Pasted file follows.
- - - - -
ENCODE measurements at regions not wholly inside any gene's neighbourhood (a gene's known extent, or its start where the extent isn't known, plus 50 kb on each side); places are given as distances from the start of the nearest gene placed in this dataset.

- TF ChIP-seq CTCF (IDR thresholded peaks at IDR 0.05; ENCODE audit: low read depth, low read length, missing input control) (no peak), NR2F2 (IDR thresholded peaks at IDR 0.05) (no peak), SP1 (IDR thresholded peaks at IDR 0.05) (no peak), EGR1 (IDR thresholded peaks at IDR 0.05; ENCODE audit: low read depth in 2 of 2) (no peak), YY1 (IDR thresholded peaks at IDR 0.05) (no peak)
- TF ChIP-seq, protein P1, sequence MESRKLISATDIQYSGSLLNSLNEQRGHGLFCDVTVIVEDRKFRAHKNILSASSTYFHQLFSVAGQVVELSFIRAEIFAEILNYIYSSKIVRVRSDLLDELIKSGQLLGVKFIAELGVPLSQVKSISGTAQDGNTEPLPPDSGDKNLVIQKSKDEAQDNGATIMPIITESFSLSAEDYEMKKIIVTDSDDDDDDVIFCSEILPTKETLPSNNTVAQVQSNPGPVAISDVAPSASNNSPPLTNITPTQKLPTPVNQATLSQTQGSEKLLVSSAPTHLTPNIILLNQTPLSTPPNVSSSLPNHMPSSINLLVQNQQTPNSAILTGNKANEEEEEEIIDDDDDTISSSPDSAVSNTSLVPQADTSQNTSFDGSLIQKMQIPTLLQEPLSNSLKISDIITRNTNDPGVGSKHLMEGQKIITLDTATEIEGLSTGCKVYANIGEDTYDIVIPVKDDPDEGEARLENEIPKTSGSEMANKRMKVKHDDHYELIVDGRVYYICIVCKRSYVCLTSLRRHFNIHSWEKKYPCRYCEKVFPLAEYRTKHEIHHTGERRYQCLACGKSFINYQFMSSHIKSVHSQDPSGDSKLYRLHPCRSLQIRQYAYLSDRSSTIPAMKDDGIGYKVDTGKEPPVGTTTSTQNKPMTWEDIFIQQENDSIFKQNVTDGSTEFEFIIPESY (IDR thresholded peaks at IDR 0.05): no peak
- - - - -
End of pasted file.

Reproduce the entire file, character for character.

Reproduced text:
ENCODE measurements at regions not wholly inside any gene's neighbourhood (a gene's known extent, or its start where the extent isn't known, plus 50 kb on each side); places are given as distances from the start of the nearest gene placed in this dataset.

- TF ChIP-seq CTCF (IDR thresholded peaks at IDR 0.05; ENCODE audit: low read depth, low read length, missing input control) (no peak), NR2F2 (IDR thresholded peaks at IDR 0.05) (no peak), SP1 (IDR thresholded peaks at IDR 0.05) (no peak), EGR1 (IDR thresholded peaks at IDR 0.05; ENCODE audit: low read depth in 2 of 2) (no peak), YY1 (IDR thresholded peaks at IDR 0.05) (no peak)
- TF ChIP-seq, protein P1, sequence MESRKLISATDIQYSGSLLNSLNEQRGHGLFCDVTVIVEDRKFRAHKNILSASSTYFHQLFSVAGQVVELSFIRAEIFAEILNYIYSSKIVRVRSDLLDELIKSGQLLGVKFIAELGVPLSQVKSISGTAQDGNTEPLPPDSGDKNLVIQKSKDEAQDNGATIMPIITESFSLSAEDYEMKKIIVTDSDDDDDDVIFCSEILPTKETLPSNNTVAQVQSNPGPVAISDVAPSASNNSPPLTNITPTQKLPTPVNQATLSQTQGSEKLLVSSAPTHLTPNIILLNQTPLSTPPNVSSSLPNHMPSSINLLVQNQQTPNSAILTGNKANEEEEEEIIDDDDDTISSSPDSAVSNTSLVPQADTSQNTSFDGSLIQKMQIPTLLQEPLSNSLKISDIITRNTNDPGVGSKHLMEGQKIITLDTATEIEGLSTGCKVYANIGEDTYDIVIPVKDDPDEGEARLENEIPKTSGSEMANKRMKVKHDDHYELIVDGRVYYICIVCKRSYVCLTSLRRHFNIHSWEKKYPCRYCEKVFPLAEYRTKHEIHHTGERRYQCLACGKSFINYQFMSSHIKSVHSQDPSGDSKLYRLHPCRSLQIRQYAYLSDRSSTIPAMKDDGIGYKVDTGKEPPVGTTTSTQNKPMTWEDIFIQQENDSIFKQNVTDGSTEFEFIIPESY (IDR thresholded peaks at IDR 0.05): no peak